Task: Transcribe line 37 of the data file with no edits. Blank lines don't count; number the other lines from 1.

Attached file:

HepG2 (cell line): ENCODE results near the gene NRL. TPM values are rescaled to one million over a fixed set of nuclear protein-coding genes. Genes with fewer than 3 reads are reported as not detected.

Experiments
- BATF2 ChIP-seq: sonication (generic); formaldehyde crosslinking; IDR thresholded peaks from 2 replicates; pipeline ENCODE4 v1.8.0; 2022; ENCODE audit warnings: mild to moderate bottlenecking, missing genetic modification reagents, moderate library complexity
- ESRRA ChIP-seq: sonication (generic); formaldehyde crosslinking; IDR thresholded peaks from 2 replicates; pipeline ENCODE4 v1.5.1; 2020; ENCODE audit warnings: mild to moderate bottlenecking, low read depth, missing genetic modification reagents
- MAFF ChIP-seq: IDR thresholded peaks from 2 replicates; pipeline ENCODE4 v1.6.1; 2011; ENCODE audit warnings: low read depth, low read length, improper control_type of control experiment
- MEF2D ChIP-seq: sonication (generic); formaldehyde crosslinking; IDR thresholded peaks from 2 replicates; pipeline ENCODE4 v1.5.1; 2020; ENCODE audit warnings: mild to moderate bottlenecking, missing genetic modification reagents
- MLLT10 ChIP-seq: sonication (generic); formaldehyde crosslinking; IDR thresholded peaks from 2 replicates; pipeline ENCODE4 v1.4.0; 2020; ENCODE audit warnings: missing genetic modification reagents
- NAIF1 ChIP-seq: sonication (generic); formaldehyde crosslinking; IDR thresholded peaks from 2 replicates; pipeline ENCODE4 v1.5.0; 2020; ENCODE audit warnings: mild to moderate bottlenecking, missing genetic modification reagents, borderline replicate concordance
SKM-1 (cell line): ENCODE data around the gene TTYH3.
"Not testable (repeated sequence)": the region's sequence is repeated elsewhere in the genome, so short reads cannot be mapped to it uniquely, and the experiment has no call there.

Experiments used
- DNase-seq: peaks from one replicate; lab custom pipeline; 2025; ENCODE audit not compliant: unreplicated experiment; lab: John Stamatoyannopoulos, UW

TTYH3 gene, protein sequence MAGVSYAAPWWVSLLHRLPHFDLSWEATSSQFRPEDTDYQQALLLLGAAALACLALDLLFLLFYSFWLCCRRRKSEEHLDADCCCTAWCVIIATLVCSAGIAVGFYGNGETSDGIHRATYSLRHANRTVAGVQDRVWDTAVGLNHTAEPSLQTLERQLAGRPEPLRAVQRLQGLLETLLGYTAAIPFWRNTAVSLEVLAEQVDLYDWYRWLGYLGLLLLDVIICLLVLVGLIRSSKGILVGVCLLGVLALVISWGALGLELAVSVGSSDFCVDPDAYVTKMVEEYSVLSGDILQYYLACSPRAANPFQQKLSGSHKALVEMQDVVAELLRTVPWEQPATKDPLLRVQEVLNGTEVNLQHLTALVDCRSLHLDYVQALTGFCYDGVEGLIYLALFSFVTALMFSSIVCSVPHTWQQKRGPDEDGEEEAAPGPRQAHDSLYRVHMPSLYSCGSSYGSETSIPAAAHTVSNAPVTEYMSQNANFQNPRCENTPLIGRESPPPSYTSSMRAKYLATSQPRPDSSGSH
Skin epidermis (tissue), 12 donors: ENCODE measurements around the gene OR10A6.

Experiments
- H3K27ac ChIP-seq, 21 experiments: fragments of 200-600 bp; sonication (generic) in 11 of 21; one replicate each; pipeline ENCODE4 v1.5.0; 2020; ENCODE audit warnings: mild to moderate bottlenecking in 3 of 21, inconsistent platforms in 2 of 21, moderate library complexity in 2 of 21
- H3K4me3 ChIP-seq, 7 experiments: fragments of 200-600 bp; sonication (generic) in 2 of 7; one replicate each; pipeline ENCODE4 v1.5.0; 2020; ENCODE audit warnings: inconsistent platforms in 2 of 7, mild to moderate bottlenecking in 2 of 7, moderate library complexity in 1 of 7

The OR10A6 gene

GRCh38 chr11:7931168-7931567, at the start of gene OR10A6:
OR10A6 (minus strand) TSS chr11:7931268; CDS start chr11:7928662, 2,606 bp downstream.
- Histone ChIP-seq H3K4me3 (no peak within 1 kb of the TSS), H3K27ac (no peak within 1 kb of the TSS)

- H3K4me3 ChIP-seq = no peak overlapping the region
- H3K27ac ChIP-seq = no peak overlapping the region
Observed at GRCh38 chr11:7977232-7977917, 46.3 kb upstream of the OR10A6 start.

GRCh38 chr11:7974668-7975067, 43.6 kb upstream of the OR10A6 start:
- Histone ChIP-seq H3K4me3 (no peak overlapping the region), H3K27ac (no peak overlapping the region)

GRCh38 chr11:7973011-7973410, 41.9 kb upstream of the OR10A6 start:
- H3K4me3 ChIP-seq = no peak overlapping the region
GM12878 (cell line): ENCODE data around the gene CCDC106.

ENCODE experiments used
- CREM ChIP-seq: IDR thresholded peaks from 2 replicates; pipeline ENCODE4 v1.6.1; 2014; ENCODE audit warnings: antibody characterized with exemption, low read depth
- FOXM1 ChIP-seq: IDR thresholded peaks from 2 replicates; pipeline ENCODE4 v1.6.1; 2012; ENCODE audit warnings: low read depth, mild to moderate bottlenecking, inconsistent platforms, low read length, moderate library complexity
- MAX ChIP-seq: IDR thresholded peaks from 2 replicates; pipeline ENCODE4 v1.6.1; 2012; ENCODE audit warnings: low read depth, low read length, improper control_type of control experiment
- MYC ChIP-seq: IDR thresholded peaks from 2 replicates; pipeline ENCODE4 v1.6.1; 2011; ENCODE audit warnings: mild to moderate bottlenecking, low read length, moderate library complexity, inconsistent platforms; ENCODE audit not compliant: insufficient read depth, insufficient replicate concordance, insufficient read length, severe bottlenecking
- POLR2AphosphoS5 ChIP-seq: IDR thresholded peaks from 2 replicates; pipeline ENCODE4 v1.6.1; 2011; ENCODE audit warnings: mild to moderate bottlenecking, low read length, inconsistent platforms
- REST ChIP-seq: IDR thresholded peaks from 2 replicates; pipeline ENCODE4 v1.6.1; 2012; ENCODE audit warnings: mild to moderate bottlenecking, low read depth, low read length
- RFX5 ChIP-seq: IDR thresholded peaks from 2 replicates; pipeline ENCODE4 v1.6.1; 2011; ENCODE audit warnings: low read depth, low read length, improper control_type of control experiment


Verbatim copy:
- RFX5 ChIP-seq: IDR thresholded peaks from 2 replicates; pipeline ENCODE4 v1.6.1; 2011; ENCODE audit warnings: low read depth, low read length, improper control_type of control experiment